[Rushdoony] Yes, I was comparing them with the reign of the dunces, you see, at the end of the middle ages when philosophy worked itself into a blind alley, and the dunces began to invent problems to occupy themselves; they forsook reality and this is what the linguistic analysts have done. Yes?
[Audience Member] Well what I was going to say was that the contradiction in Sartre on his existentialism and his support of socialism would make sense if it was his plan, and if he was to run it, if you see what I’m saying…?... That would be perfectly acceptable under his existentialist philosophy.
[Rushdoony] yes, a very good point and we must remember these literary existentialist’s believed that the rules should be in their hands, the whole trouble with the world is that they are not running it. Now, Camus I think I mentioned was a man of action, he was in the resistance movement during World War 2, but after the war he was totally against the Marxist executions that were taking place and opposed them bitterly, whereas Sartre who never lifted a finger during the war was all for executing everybody in sight. Any other questions? Yes. [00:47:37]
[Audience Member] Do you see any pattern in the way...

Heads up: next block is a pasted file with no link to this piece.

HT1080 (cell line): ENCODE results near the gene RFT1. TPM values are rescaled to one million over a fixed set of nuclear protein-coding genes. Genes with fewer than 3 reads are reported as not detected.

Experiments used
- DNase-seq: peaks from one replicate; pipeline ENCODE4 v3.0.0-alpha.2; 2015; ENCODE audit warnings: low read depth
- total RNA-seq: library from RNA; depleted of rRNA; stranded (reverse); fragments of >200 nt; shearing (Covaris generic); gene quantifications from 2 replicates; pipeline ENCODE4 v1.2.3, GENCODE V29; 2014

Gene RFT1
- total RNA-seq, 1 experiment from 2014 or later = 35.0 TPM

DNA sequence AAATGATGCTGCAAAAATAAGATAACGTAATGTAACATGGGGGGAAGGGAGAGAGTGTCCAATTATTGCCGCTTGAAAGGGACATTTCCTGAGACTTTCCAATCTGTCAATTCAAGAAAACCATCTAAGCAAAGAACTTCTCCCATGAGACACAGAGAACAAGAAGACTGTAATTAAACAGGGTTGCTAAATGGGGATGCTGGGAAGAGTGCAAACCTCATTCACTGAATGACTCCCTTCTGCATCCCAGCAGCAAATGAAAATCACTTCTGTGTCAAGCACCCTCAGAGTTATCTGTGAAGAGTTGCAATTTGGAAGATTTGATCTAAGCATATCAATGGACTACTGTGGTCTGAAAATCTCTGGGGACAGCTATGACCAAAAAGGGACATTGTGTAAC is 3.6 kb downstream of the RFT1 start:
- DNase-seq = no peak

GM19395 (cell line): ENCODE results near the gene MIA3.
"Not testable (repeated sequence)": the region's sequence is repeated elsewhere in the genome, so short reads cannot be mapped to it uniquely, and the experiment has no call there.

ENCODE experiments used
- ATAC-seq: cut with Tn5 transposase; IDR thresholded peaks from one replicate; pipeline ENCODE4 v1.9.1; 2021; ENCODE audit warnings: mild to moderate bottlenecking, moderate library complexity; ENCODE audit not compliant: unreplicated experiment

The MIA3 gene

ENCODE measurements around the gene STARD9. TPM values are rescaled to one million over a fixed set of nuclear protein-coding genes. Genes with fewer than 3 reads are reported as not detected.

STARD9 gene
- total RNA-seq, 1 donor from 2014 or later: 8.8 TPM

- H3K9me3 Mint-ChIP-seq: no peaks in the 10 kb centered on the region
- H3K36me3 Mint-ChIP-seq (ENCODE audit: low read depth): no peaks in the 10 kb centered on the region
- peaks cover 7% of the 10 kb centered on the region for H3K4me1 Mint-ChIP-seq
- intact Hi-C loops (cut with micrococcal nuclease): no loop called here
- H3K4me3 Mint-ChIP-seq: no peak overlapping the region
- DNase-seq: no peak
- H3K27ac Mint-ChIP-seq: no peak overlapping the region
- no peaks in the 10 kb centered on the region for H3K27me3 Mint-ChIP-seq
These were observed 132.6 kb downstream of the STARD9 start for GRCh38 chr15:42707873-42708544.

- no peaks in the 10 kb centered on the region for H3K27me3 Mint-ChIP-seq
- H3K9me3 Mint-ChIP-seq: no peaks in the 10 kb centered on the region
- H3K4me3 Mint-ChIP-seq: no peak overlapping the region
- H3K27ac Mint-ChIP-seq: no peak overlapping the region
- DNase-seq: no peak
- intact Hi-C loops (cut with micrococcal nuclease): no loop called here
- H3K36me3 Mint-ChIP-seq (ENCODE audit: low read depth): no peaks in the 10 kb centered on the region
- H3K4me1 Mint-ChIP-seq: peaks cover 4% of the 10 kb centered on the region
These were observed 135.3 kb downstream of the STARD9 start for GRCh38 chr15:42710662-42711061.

[Audience Member] Do you see any pattern in the way thought is transferred from one discipline from another, I know Francis Schaeffer often talks about certain disciplines falling into the pit of modern thought first followed by others, do you see Grayson’s philosophy sort of setting the pace for other disciplines or any kind of relationship like that?
[Rushdoony] Yes, in the medieval world theology was the queen of the sciences. Philosophy then became the queen of the sciences, and very definitely was regarded until recently as a science. The early philosophers regarded themselves as scientists, and were involved in various scientific disciplines, so that for example Berkeley, his theory of vision and so on, Descartes a mathematician, this kind of relationship was very close so that philosophy began as a science in the modern and its influence has been profound on the social sciences and has been infiltrating the natural sciences quite rapidly through the philosophers of science.
[Audience Member] So you would see them in that particular order, philosophy, social sciences and natural. Where did art come into it?